Daily Archives: August 16, 2007

FORGOTTEN VOICES

THEATRE
Forgotten Voices
3 stars ***
Assembly @ George Street (Venue 3)

AFTER THE HORROR OF war and violence, the act of bearing witness takes on a huge importance.  In Truth In Translation, at the Assembly Hall, we see the new South Africa struggling to recognise and heal the brutality of the apartheid years through the work of its Truth and Reconciliation Commission.  At the Assembly Rooms Music Hall, meanwhile, the mood is much more muted, much more traditionally British.  But the process is recognisably the same, in Malcolm McKay’s gentle but finally hard-hitting play Forgotten Voices, based on oral testimonies of the First World War collected by the sound archive of the Imperial War Museum.

The play is set in 1957, when a group a war veterans – plus one civilian from the home front, Kitty Proctor – gather at the museum to give their testimony.  In the waiting room, they re-tell their tales to one another; and both the script and the production – directed by McKay himself –  make a slightly awkward job of transforming testimony into conversation, reflected in a certain stiffness in the acting.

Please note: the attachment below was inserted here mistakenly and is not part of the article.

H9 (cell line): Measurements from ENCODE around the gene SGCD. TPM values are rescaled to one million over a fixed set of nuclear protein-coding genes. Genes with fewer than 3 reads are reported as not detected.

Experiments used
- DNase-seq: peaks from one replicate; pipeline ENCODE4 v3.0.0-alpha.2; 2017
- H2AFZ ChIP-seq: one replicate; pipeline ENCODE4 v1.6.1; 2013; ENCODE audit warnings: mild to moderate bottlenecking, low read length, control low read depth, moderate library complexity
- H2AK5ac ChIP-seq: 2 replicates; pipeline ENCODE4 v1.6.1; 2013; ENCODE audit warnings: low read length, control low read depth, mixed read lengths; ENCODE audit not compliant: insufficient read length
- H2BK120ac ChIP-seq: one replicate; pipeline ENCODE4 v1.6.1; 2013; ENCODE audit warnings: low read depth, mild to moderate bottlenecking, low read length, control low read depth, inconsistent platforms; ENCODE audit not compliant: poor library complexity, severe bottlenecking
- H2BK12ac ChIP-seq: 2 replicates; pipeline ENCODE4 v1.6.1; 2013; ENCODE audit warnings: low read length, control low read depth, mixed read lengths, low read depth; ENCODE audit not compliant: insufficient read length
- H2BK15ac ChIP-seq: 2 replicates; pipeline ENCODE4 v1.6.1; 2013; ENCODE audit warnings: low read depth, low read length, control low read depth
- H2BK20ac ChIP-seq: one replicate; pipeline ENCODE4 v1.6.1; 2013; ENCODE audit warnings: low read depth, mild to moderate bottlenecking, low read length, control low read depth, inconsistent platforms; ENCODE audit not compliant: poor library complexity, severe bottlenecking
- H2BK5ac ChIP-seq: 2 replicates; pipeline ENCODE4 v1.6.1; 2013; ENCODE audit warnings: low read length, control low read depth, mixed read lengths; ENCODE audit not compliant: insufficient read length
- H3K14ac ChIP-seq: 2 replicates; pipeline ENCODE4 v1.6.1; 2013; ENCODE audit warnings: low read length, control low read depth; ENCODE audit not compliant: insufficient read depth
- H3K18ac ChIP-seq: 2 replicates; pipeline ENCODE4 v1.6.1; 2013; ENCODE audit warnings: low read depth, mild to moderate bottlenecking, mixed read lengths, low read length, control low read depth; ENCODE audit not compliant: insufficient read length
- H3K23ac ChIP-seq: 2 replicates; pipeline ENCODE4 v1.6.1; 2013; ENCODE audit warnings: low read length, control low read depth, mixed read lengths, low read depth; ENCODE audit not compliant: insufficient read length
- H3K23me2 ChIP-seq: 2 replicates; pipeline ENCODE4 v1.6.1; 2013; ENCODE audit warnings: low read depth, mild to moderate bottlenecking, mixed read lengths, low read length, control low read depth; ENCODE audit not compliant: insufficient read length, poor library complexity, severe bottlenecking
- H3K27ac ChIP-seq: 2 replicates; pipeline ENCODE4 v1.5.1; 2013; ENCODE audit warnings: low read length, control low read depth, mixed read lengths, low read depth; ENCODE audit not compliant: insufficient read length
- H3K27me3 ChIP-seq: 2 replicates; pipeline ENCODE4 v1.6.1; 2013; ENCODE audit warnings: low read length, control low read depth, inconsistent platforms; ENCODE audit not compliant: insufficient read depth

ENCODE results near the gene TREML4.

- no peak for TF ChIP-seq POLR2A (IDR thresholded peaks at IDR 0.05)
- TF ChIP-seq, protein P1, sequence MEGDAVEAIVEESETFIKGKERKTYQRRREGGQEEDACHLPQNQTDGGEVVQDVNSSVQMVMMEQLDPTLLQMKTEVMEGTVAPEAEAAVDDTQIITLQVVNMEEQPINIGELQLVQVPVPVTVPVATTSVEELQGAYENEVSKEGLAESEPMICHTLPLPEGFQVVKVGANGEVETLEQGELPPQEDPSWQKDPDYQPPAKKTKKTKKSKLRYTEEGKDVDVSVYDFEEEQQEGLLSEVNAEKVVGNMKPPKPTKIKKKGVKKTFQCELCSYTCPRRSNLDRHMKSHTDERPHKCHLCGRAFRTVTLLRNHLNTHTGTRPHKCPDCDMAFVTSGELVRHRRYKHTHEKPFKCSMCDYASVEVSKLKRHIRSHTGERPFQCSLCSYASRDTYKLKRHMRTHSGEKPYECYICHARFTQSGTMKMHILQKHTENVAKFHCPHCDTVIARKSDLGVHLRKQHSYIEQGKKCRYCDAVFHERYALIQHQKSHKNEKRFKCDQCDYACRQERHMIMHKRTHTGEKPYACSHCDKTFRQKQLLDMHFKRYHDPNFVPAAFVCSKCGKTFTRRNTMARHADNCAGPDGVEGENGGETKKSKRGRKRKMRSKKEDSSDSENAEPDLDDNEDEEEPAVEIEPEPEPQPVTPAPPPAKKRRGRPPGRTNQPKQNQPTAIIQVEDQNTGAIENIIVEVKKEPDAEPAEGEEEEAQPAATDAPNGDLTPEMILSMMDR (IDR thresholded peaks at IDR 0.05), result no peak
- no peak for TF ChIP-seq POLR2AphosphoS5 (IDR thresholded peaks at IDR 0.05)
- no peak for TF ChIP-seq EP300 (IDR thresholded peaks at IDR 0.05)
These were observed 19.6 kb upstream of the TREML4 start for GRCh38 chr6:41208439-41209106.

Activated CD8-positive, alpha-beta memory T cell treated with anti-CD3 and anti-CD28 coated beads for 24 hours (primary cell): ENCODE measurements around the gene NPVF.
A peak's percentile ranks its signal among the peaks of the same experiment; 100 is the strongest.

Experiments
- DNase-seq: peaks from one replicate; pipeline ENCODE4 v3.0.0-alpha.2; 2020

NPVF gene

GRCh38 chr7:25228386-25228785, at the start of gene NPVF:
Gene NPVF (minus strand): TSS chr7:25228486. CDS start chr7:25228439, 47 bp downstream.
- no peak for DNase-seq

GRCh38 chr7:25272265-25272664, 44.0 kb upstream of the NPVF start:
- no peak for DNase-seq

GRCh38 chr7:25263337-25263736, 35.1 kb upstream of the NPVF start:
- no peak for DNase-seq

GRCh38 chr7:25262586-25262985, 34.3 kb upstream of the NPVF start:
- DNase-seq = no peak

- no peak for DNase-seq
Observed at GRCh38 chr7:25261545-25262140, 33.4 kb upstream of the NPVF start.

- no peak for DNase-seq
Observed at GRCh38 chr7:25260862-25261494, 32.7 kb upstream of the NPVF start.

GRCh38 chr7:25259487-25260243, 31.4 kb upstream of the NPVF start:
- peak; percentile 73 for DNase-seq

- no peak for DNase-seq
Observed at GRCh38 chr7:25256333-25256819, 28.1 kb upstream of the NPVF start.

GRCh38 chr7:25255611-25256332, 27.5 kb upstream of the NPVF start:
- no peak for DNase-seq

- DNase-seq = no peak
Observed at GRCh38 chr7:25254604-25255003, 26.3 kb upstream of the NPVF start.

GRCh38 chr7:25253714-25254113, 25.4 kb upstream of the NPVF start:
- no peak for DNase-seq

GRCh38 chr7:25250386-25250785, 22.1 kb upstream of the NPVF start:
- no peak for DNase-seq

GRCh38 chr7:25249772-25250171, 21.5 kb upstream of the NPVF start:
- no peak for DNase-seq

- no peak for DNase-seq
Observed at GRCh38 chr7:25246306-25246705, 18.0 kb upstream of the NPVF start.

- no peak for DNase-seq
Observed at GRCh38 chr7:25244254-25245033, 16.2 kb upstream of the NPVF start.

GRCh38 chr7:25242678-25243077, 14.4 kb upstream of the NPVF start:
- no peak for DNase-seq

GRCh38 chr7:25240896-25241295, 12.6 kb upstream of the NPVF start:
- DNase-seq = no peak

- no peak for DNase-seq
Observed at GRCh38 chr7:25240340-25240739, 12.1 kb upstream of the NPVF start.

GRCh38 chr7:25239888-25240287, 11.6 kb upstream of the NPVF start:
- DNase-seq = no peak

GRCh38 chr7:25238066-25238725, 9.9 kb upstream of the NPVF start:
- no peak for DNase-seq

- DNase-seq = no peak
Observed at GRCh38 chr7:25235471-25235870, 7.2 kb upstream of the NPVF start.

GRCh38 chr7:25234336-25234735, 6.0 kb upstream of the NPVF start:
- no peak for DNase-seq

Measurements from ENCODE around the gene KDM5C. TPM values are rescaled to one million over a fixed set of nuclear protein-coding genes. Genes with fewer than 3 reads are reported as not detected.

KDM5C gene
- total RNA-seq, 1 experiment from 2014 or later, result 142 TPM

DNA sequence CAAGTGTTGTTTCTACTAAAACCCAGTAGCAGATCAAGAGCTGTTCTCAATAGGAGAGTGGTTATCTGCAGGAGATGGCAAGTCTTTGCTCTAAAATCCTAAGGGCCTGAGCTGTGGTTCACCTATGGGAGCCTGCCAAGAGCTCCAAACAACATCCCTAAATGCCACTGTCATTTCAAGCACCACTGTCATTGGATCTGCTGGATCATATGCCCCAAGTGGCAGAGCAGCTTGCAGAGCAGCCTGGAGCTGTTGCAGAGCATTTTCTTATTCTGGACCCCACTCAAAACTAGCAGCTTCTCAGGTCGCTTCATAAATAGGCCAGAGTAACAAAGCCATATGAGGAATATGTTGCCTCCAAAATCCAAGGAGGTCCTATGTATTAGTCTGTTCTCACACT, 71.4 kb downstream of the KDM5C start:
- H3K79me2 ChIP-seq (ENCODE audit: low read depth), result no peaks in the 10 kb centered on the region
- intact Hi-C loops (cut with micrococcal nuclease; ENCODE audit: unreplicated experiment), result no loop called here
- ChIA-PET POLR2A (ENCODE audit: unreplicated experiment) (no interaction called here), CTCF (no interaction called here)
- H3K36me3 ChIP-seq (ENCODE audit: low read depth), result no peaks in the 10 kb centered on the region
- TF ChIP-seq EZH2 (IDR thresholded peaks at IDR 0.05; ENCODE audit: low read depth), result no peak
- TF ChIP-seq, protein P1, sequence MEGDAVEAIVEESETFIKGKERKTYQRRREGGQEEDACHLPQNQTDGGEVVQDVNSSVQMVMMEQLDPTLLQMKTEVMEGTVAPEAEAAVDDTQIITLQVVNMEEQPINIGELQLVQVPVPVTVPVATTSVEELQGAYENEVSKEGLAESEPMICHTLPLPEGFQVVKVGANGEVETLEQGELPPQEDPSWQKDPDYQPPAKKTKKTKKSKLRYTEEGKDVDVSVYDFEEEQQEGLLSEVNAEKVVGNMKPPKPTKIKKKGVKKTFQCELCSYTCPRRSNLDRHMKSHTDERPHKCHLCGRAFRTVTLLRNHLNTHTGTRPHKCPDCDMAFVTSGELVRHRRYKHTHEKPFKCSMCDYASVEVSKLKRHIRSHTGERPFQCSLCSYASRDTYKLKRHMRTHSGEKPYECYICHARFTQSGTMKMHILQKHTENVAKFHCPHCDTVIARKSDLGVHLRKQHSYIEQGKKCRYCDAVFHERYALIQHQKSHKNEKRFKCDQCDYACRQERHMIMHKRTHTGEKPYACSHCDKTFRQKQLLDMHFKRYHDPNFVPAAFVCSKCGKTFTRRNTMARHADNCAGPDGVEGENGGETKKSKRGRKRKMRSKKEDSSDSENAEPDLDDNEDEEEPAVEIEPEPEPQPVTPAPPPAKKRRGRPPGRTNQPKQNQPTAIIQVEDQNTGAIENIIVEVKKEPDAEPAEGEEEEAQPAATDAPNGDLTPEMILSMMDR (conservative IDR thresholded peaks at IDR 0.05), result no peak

In the end, though, the strength of the material, and the sense of deep cwounds still unhealed 50 years on, goes a long way towards making this a worthwhile piece of theatre.  Matthew Kelly turns in a strong performance as the bluff working-class former private whose memories of the war are tinged with a deep bitterness against the officer class, with Timothy Woodward in equally impressive form as a gruff ex-sergeant; and Rupert Frazer  is touchingly vulnerable as a retired officer from a lost world of privilege blown apart by the war which finally did not end all wars, but nonetheless changed everything.

Joyce McMillan
Until 27 August
p.191

ENDS ENDS